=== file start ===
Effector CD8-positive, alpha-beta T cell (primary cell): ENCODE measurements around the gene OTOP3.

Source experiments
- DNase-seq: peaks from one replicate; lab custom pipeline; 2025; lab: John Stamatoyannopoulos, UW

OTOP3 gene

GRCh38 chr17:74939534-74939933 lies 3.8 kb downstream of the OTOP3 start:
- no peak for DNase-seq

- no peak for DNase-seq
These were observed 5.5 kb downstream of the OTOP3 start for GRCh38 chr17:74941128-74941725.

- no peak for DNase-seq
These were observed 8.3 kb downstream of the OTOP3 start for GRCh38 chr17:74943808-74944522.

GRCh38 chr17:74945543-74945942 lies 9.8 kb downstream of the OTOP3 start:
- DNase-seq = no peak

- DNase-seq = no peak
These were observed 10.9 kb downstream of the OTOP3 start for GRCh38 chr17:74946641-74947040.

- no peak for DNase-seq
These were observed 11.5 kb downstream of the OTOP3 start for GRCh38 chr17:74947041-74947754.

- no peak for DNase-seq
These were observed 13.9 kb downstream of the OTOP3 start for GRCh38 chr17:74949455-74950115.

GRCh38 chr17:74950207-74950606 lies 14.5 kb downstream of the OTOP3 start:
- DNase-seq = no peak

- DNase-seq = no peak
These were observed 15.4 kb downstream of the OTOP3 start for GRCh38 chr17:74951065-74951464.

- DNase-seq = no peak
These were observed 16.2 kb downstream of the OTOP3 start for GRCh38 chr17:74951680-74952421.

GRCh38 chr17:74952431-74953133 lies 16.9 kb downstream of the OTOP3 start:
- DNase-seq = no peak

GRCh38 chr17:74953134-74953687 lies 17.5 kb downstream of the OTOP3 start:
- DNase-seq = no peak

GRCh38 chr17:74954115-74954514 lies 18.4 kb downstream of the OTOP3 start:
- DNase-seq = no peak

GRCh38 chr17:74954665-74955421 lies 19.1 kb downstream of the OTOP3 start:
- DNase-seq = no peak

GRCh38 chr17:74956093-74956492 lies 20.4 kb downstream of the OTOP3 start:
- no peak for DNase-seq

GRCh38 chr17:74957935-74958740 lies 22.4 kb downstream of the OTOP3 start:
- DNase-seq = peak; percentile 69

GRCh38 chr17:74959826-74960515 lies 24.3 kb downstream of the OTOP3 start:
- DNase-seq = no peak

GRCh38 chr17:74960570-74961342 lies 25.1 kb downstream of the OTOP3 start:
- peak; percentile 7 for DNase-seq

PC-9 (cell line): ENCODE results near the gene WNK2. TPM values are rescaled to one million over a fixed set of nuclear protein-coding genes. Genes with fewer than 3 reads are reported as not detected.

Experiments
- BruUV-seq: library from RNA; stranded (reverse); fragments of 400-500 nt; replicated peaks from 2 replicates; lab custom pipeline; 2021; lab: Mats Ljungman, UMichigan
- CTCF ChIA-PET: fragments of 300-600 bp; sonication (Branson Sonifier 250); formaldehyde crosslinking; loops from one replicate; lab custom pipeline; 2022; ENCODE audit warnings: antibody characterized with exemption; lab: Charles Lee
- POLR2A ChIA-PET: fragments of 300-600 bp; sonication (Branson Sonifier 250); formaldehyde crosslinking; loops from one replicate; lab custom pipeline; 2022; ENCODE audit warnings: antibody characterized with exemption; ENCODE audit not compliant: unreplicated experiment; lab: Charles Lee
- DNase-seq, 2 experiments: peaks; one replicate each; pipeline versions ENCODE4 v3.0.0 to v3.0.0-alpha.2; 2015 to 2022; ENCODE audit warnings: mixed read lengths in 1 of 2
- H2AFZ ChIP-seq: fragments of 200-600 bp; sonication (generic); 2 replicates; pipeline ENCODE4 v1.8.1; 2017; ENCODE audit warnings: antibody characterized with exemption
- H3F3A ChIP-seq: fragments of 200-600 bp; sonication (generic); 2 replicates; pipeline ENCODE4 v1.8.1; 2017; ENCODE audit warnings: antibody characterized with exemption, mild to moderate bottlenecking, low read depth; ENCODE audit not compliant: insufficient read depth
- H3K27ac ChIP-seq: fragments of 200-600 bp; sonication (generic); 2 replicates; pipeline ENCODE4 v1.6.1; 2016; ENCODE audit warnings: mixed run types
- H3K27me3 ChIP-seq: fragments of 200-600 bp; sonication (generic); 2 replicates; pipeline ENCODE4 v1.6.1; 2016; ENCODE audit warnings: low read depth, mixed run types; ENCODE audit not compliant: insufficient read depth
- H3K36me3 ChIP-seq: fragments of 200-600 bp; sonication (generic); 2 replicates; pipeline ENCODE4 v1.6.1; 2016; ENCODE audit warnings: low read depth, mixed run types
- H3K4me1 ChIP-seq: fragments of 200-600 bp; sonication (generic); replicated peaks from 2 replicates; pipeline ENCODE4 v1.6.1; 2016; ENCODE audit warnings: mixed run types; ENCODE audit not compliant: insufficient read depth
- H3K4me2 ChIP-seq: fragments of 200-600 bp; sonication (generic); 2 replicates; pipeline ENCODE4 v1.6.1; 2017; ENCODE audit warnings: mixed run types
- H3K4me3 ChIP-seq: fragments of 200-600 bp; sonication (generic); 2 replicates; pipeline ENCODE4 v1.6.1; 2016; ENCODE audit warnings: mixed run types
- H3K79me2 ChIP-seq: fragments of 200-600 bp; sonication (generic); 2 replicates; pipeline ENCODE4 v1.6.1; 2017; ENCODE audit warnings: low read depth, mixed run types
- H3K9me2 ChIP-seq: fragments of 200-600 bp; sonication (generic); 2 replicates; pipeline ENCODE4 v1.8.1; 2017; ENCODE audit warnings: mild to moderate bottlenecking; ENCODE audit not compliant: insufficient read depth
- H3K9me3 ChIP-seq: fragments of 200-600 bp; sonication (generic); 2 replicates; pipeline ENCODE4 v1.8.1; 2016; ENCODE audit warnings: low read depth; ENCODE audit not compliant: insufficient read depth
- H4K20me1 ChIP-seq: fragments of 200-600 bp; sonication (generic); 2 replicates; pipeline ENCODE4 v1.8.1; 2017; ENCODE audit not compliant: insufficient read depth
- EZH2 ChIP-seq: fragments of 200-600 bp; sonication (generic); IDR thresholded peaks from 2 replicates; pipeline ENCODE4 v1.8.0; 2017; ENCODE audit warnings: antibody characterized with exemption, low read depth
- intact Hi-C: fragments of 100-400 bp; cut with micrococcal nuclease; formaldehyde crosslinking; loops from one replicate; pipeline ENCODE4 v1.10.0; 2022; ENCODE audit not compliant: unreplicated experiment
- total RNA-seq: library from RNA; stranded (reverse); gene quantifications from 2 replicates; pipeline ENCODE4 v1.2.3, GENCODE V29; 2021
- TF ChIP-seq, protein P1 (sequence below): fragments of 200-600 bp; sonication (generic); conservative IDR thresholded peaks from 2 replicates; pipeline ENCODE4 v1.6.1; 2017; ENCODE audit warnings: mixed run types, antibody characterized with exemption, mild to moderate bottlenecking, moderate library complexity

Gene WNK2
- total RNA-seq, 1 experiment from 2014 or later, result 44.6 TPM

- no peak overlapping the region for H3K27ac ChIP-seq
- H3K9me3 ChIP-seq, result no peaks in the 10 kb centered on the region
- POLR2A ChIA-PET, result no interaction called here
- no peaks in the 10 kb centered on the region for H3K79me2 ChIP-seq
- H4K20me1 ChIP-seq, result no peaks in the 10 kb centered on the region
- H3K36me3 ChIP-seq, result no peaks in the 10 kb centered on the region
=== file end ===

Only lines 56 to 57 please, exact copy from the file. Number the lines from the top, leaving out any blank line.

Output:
- H3K9me2 ChIP-seq: fragments of 200-600 bp; sonication (generic); 2 replicates; pipeline ENCODE4 v1.8.1; 2017; ENCODE audit warnings: mild to moderate bottlenecking; ENCODE audit not compliant: insufficient read depth
- H3K9me3 ChIP-seq: fragments of 200-600 bp; sonication (generic); 2 replicates; pipeline ENCODE4 v1.8.1; 2016; ENCODE audit warnings: low read depth; ENCODE audit not compliant: insufficient read depth